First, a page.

MINNEAPOLIS -- For a team that was so unabashedly devoted to Adrian Peterson last season, the Minnesota Vikings have seemed surprisingly unwilling to rely on the reigning NFL MVP the same way this year. The Vikings got to the playoffs last season largely by handing Peterson the ball when everyone knew they were going to run, and watching him break through both tacklers and logic on his way to 2,097 yards. This year, with a passing game that's been again unable to carry its weight and a defense that has gone from sturdy to shoddy, Peterson has been marginalized.
He's carried just 36 times in the Vikings' last three games, gaining no more than 62 yards in any of them. But the interesting thing about those games is that Peterson was only really stopped in one of them, on Oct. 21 against the New York Giants. when he ran 13 times for 28 yards. In the other two games, against Carolina and Green Bay, Peterson averaged 6.2 and 4.6 yards per carry, respectively, but he didn't get his carries either because the Vikings were too far behind to run the ball (against the Panthers) or were rarely on the field (against the Packers).
So, what's changed? Well, the Vikings were built to play with a lead last season, when they could run Peterson and turn loose their defensive line on opposing quarterbacks. They're probably still built to play that way; they just haven't had leads because their defense has been so much worse. As a result, Peterson's production has suffered: he's carried only five times in the last three weeks when the Vikings were tied or ahead, according to ESPN Stats & Information. That's meant Peterson has had to fight for carries when the Vikings have been trailing, and it's given him fewer chances to run behind Pro Bowl fullback Jerome Felton, who helped Peterson average nearly 7 yards a carry from two-back sets last season. In the Vikings' last three games, Felton has been on the field for just 18 Peterson carries. Last year, the Vikings stuck with the Peterson-Felton combo for 53 carries in eight games where they were trailing, and Minnesota came back to win two of those games.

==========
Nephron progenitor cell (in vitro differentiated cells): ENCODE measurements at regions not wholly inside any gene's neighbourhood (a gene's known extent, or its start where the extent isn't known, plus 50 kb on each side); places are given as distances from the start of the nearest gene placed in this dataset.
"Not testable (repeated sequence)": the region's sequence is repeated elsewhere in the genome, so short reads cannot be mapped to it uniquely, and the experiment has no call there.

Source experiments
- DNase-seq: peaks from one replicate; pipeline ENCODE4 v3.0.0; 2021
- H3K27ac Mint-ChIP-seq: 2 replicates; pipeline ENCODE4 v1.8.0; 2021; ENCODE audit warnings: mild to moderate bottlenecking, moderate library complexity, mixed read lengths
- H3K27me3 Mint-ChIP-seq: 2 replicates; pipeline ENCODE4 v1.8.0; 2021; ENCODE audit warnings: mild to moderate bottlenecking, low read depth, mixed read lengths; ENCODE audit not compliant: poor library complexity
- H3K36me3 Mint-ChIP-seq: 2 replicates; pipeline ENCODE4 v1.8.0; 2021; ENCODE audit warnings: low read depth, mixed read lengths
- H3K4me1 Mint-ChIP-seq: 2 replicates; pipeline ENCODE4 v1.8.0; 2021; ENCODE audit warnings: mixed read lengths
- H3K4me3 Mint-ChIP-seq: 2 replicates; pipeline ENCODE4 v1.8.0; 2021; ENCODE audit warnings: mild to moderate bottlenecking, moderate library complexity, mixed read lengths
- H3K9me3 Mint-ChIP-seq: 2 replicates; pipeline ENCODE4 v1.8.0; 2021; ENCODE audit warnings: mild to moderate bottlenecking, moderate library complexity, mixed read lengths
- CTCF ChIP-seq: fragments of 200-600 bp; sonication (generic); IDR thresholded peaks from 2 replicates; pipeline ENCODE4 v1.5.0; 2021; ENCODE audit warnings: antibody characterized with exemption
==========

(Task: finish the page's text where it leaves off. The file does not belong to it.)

There's little doubt Peterson would be more productive if the Vikings could play with a lead, but what hasn't made sense is how quickly they've gone away from him in games where they still have a chance to rally. He carried just five times in the second half of the Giants game, which the Vikings only trailed by three until midway through the third quarter. Peterson has been the kind of running back who's liable to break a big run after several unproductive runs, but he hasn't had the chance to do that lately. By relying on their unsteady quarterbacks as much as they have, while taking away the best weapon those players have, the Vikings have created something of a self-fulfilling prophecy.
Few teams, if any, rely on a running back as much as the Vikings do on Peterson, and few teams, if any, are as proud of the way they defy trends by doing it. The Vikings were sure of their ability to construct an offense around Peterson last season, when, on a grand scale, they had better quarterback play than they've had this year. That's why it's been so surprising that they've turned away from Peterson at the first sign of trouble. His numbers have suffered as a result, as has his ability to influence games like he did in his MVP season.